Friday, 27 July 2012

London 2012 Olympic Road Race: The Contenders

Saturday will see a stack of Olympians on two wheels tackle the men's road race. The 250km route starts and finishes in London but heads into Surrey to take in 9 laps of Box Hill. Its not a summit finish though, and the race heads back on flat roads into the capital and outside Buckingham Palace for the finishing straight. Riders will ditch their trade team colours in favour of their national ones in a race that sees team-mates become enemies, well, sort of...

A Sprint Finish?
Maybe. Though much of the Peloton will be hoping not, as put Mark Cavendish on a flat straight finish in front of a home crowed and the Queens home and odds are he is likely to win. Cavendish is the British hopeful, backed up by a formidable team of Bradley Wiggins, David Millar, Ian Stannard and Christopher Froome who will be looking, as one of the strongest teams, to control the race through the Surrey Hills and lead Cavendish out to the line. If GB set the tempo on box hill like Sky did in the Pyrenees then a sprint is likely. The only riders who look capable of troubling Cavendish in a sprint are Germany's Andre Greipel and Slovakia's Peter Sagan.

A Break Away Stays Away?
There will be a break, but getting the right riders in there to make it stick is a different matter. Look out for France's Sylvain Chavanel and Spain's Luis Leon Sanchez - breakaway specialists with the ability to push hard and go the distance. Timing will be crucial, Team GB will fight to bring back any break and it's an art that they have perfected (well those who ride for Sky anyway). Getting a good rider into an early break could force Team GB to work to exhaustion, whilst a team-mate jumps away from the bunch once that the catch is made to take the win. Go to late and it won't stay away. The foot of Box Hill could be a good place to attack but it's still a long way to the finish. A powerhouse like Fabian Cancellara could favour this type of move - renowned for getting away and staying away.

Box Hill
It's not the most difficult climb in the world. Averaging 5% over 2.5km its steady all the way up. A recent resurfacing and lack up kicks mean the pace will by high from start to finish. For teams that don't want to see a sprint finish, and that's most, their only option is to attack attack in hope to break down the bunch, string the riders out and drop the sprinters. It's 9 laps, narrow and wearing. The sprinters will do well to hang on as attacks will come from all angles all the way up. The total climbing distance and gradient is akin to several infamous Tour de France climbs, and we wouldn't be expecting Cavendish to get over any of them in the lead group. Cavendish though has notably lost weight and worked on his climbing in the run up to this race so its wait and see. Watch out for Chavanel, Phil Gilbert, EBH and other puncheurs who will be looking to take their chances before the road flattens out. It's here where Peter Sagan becomes dangerous, we watched him climb to the wheel of Luis Leon Sanchez, much to his amazement, in the Tour - he's a big boy but certainly not a one trick pony. Sprint finish or climb to gold - Sagan can do both.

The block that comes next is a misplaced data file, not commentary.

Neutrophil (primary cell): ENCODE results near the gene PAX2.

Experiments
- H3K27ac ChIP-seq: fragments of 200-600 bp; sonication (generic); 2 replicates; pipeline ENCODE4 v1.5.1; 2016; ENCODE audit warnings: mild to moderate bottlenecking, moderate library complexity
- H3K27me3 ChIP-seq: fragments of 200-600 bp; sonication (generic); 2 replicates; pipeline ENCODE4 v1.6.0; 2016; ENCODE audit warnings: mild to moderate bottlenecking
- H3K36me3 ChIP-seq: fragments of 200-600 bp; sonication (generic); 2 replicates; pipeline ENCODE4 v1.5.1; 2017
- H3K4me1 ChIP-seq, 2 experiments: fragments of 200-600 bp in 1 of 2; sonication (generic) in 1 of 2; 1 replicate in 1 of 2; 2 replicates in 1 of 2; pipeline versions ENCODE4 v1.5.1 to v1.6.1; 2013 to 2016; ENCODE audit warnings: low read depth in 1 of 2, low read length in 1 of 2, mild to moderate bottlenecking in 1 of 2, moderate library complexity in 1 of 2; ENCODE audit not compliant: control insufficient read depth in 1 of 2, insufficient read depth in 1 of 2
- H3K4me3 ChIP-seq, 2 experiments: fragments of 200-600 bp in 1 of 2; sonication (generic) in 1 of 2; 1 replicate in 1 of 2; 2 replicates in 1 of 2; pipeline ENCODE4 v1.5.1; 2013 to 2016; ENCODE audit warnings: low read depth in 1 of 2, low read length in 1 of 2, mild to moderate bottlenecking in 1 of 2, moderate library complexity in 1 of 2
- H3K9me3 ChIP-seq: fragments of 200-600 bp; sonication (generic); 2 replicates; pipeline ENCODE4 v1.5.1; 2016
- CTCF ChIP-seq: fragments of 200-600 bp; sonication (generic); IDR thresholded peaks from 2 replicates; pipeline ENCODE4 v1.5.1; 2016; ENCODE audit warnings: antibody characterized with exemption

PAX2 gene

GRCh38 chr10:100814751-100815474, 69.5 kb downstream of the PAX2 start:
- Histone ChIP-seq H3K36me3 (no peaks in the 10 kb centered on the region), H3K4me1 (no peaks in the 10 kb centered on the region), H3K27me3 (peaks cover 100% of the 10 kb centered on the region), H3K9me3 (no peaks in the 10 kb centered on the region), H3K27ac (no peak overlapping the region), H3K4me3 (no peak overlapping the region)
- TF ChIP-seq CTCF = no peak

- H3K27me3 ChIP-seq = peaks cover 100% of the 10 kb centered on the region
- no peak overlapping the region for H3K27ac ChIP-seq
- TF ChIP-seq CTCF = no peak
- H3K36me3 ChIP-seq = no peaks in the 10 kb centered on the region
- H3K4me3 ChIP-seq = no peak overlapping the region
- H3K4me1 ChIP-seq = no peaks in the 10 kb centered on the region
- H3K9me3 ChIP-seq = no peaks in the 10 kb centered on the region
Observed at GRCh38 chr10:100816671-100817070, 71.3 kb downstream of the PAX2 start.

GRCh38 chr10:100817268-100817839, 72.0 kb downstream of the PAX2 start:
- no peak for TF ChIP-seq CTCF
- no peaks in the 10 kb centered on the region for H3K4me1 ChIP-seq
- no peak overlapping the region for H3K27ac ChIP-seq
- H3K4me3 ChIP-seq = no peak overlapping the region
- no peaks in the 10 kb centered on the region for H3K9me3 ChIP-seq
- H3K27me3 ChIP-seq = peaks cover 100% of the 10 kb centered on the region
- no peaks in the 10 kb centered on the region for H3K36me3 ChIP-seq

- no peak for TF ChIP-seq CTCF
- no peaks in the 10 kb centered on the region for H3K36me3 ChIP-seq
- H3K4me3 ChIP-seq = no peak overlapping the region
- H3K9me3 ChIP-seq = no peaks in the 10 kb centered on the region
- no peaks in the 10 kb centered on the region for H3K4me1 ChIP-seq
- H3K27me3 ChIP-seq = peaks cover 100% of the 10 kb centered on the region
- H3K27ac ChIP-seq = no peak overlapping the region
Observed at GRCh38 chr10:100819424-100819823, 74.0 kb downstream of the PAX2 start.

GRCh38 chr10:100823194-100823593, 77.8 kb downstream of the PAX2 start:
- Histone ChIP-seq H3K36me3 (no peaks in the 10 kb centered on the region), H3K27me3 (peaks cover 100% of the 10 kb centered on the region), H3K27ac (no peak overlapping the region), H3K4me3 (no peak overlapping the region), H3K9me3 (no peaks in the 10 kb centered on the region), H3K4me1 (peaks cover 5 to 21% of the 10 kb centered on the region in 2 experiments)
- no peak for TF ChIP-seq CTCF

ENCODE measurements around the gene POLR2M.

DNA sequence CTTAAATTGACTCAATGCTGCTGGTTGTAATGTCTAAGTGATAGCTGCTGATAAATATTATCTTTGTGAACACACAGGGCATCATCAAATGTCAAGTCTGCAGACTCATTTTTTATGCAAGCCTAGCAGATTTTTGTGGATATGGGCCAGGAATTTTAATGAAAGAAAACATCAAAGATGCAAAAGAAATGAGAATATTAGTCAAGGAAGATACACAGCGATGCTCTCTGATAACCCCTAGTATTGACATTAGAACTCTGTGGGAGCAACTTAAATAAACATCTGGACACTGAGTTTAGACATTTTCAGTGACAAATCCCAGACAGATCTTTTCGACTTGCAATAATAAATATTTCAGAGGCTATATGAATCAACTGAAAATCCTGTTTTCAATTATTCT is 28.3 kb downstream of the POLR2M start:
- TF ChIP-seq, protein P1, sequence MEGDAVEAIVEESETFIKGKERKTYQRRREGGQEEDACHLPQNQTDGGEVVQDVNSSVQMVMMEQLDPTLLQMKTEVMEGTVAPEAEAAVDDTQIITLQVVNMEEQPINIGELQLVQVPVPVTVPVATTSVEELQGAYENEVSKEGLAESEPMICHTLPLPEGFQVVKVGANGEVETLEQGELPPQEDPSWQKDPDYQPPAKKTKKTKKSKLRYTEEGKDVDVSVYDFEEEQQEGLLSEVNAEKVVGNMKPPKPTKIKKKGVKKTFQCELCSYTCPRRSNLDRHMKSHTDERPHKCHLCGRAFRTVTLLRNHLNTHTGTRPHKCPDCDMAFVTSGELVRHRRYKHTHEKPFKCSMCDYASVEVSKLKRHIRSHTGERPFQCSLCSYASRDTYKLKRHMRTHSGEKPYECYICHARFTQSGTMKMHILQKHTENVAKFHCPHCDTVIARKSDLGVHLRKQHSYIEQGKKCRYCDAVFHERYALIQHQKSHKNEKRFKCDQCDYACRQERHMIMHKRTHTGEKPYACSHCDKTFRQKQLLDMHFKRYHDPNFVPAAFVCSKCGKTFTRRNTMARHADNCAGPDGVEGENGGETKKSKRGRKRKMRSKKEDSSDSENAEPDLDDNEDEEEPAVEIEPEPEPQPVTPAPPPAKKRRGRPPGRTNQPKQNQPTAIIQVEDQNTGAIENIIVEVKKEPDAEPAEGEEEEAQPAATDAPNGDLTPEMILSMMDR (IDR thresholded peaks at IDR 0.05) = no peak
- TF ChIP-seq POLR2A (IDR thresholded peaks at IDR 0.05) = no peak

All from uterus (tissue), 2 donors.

Cycling is ruthless. Don't make the mistake of thinking that just because they are riding for Country and not Club that those old allegiances won't mean anything. Team GB will right now be trying to broker a deal with the other teams who favour a sprint finish, such as the Germans, to work together to prevent breakaway from staying away. Likewise those with climbers or breakaway specialist will be doing all they can to work together on Box hill to try and split the Peloton apart. Personal allegiances will remain as well. It wouldn't be beyond the realms of possibility that we see Austria's Bernhard Eisel do some work on the front to help Team GB bring a break back for close friend Mark Cavendish or to see Chavanel put in a turn for Tom Boonen. This is something unique to cycling and it's often what makes it such an interesting sport.

There is plenty of names in the hat, but its a race into the unknown. The race will be won and lost on Box Hill one way or another - if the bunch stays together, a sprinter will take the honours. If the sprinters get dropped its every man for himself. Cavendish is probably race favourite but it remains to be seen if it will end a sprint, if it does it's a two way race between him and Greipel. On current form it's hard to see past Peter Sagan doing something - he's on his own for Slovakia, but don't forget those club ties, help may come in the form of Vincenzo Nibali and other Liquigas team-mates. He's also clever enough to do the whole thing on his own. If Box Hill rules the day, look out for the likes of Sanchez, Gilbert, Sagan. Even riders like Roman Kreuziger and Vincenzo Nibali, if the pace is high enough, could do something here. A good outside bet could be Fabian Cancellara, just because, but beyond that, in all honesty, it's anyone guess.

The race itself will certainly be worth a watch as its tailor-made for attacks and for those who found the World Championships Road Race in Copenhagan boring then this could provide an altogether different experience. If Box Hill is tough enough then things will get interesting and from a spectators point of view this is what I'm hoping for, otherwise it has the potential to be a bit of a damp squib - though my patriotic head says 'great - another win for Cav'...

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